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-   -   changing Mesh with known new points for shape (http://www.cfd-online.com/Forums/openfoam/70576-changing-mesh-known-new-points-shape.html)

kilerskill November 28, 2009 08:03

changing Mesh with known new points for shape
 
Hi

I am working on one-shot shape optimisation method using OpenFoam.
I need to change mesh during runtime acording to new shape I define.
I can define only the new position of the shape points I need to change.
I found way to move those points but this does not change all mesh.
I used some part of the modifyMesh.C code for that.
Does anybody have an idea how to change all mesh according to those new known points? I've looked into some motion solvers but I think it is not a good way, but maybe I'm wrong.

I would appreciate any kind of help.

meb January 29, 2010 14:11

RBF Morph
 
You can do it using RBF Morph. Currently you need fluent GUI for set-up but once you have stored your solutions you can morph your mesh inside foam (learn more at our web site www.rbf-morph.com and on our youtube channel http://www.youtube.com/user/RbfMorph check also http://www.cfd-online.com/Wiki/RBF_Morph for a short summary).

Radial Basis Functions are a very powerful tool that can be successfully (RBF Morph is the first industrial example) applied for mesh morphing problems.

MEB

lr103476 January 29, 2010 14:40

Hi,

Radial Basis Function mesh motion is already implemented in the development release of OpenFOAM-1.5-dev, including a tutorial.

It is really powerful, but the implementation needs some improvements.

I did the basic implementation and used it for deforming three-dimensional wings.

Cheers,
Frank

kilerskill January 29, 2010 14:55

thank You for Your help, I'll have a look into this, for now I use laplacianDisplacment for moving mesh, and I define first pointDisplacement boundary conditions for my shape, it is not perfect but works at least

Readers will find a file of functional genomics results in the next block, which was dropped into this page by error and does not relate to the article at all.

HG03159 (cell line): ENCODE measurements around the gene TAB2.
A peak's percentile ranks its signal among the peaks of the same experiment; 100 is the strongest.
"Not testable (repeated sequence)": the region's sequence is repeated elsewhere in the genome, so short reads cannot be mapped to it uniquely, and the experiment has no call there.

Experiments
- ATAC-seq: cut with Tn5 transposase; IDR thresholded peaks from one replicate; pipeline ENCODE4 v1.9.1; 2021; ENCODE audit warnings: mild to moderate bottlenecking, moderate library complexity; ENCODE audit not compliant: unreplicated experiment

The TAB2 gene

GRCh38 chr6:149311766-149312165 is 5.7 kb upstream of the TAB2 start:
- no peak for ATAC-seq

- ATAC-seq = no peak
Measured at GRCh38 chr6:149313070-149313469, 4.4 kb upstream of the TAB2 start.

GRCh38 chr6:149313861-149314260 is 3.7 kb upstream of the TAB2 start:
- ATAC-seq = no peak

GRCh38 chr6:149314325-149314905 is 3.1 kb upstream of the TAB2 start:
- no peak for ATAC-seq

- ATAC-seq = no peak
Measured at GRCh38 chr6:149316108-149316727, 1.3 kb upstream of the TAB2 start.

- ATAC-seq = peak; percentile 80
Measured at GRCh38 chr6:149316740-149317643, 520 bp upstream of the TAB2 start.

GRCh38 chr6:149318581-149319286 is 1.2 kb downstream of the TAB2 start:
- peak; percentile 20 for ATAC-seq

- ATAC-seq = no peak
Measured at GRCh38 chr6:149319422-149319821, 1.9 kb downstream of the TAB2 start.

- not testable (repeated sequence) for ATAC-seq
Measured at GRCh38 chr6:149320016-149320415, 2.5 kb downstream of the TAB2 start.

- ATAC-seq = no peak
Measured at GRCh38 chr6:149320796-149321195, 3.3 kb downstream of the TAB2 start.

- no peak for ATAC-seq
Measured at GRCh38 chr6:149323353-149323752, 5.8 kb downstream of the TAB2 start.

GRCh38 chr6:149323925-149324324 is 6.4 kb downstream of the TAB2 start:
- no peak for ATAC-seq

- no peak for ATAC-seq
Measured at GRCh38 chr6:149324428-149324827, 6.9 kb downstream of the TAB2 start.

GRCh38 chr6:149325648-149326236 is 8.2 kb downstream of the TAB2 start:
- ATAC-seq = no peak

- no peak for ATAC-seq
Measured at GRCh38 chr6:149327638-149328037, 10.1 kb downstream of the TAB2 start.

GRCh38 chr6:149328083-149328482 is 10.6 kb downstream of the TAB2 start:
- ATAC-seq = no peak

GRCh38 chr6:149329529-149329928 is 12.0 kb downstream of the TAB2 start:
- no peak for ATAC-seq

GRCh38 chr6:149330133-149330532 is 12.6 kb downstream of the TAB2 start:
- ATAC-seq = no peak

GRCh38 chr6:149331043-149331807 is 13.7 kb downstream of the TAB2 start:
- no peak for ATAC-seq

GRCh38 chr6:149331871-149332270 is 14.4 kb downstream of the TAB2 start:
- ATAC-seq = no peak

lr103476 January 29, 2010 16:00

You could also try to use the SBRStress displacement mesh motion solver. Just take for example dynamicBodyFvMesh and modify it to use your desired mesh motion solver and a boundary deformation you like.....it is pretty straightforward....

Cheers, Frank

meb February 1, 2010 04:53

scalability
 
Quote:

Originally Posted by kilerskill (Post 244242)
thank You for Your help, I'll have a look into this, for now I use laplacianDisplacment for moving mesh, and I define first pointDisplacement boundary conditions for my shape, it is not perfect but works at least

I remember a paper about FSI simulation of a flying insect. The problem of RBF is the scalability.
Our current implementation allows to fit very large RBF problems. The bottle neck is the fitting of RBF because the smoothing is done at solution stage in parallel.
This table summarizes the results of a complexity benchmark (our fastest method running on a 4 cores PC).

npoints min
2629 0 (1s)
10276 0 (5s)
40636 1 (44s)
161620 4
644644 4 22
2574916 133

Consider that our first industrial implementation (two years ago at the beginning of the project) was limited to about 10000 sources taking 2 hours (5s with current implementation) to fit such size of problem!

lr103476 February 1, 2010 11:03

Interesting, what kind of acceleration methods do you use to solve the RBF system?

Btw, Meb and Kilerkill, please post your real names. This OpenFOAM forum has always been a decent forum, so don't be afraid.

Regards, Frank

meb February 1, 2010 12:27

Hello Frank,
my name is Marco Evangelos Biancolini (MEB). I'm a researcher in Machine Design at the University of Rome, I have experience in 1D gas-dynamic FSI (Fluent UDF) and shape optimisation. I have developed RBF Morph as a private consultant for a F1 team because nothing available on the market was enough for they huge models.